Brexit: Implications for LGBTQA+ Rights in the UK

Updated: Dec 11, 2020

Following the UK’s exit from the European Union, the bulk of EU law has transitioned directly to the UK statute books, if only initially. At first glance, this would suggest that protections for LGBTQA+ people already guaranteed by the EU will remain in place in the UK. However, there are two important aspects to consider, which will bring far reaching implications for the British LGBTQA+ community.

Four flags displaying the pride rainbow and the blue and yellow stars of the European Union

1) The EU Charter of Fundamental Rights has been immediately scrapped following the UK’s exit.

The EU Charter of Fundamental Rights is the only legally binding, international human rights document expressly guaranteeing the rights of LGBT individuals. Article 21 of the Charter states that:

“Any discrimination based on any ground such as sex, race, colour, ethnic or social origin, genetic features, language, religion or belief, political or any other opinion, membership of a national minority, property, birth, disability, age or sexual orientation shall be prohibited.”

Following the UK’s exit from the European Union, the British LGBTQA+ community has immediately lost the only internationally binding legal protection they are afforded. The UK could opt to retain its commitment to upholding the Charter, however, of leave voting MPs, 93% voted against this, despite the vast majority of EU laws set to remain applicable after Brexit and into the foreseeable future.

2) Even if the UK adopts the European Convention of Human Rights, it will not be bound to the rulings of the European Court of Human Rights, giving British citizens little ability to challenge discriminatory law.

It can be argued that UK law has progressed in the direction it has for LGBTQA+ people thanks to the intervention of the European Court of Human Rights. The full decriminalisation of LGBTQA+ sexuality, the right of LGB people to serve in the military, an equal age of consent between heterosexual and homosexual partners, the removal of section 28 and legal protections against workplace gender discrimination relating to transgender individuals have all been implemented as a result of ECHR rulings. UK courts have consistently declined to rule on these issues, and where they have, rulings have been in the favour of the government.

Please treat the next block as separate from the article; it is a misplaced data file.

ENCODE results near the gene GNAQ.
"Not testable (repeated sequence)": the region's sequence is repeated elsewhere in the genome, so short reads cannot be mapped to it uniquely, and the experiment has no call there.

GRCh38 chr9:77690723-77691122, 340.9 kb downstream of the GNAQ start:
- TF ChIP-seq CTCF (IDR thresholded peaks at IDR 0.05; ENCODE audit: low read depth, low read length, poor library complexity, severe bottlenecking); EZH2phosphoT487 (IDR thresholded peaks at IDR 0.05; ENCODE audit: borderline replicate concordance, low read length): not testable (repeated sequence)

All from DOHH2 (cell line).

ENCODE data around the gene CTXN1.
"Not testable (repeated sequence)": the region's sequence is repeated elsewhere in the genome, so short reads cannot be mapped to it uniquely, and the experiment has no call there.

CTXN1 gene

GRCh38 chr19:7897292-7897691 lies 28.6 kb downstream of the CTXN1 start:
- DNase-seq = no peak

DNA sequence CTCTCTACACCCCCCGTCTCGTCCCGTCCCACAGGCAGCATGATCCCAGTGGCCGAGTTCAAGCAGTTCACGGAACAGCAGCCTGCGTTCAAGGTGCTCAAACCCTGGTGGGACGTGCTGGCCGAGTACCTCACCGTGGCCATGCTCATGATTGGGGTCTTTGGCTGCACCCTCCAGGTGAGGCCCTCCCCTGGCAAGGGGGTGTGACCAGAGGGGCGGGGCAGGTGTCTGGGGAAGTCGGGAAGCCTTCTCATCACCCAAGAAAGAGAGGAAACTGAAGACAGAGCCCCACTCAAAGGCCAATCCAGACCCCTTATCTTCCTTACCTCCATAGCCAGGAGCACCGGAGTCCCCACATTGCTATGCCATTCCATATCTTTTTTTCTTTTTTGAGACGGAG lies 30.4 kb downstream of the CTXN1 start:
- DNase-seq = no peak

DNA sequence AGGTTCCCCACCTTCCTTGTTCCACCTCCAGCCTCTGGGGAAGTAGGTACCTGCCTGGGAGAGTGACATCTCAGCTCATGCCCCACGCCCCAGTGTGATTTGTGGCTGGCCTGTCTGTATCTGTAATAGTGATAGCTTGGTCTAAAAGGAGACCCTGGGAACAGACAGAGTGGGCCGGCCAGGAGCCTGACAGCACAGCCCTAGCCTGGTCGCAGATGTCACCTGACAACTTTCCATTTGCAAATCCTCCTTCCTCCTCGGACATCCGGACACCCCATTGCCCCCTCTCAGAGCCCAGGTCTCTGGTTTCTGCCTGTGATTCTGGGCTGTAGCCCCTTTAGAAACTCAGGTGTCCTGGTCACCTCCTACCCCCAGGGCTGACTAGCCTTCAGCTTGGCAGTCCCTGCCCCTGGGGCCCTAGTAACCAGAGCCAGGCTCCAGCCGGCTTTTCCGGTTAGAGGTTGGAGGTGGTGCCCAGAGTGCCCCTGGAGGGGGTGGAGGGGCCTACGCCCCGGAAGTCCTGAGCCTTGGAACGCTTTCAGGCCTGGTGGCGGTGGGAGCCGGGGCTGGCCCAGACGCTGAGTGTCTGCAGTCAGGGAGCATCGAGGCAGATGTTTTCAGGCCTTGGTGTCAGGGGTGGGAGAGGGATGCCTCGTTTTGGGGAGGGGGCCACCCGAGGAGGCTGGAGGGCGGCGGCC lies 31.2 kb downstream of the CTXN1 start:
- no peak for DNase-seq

In the absence of a codified UK constitution, LGBTQA+ citizens have relied on the EU to uphold their rights in the face of an often hostile government. Some have argued that the 2010 Equality Act provides sufficient protection for LGBTQA+ individuals, but in reality, the Act can be amended by a simple act of parliament, something that is increasingly possible given the newly elected Conservative majority government.

Given that, of leave voting MPs (who sat during the 2013 marriage equality debates), 58% voted against recognising same sex marriage in law, and that 59% either voted against or abstained on legalising same sex marriage in Northern Ireland in 2019, it would seem that the British LGBTQA+ community has valid reason for concern. Additionally, homophobic comments made by Prime Minister Boris Johnson and his subsequent refusal to apologize for said comments, pose a legitimate concern for a community still recovering from very public debates regarding their legitimacy and basic human rights.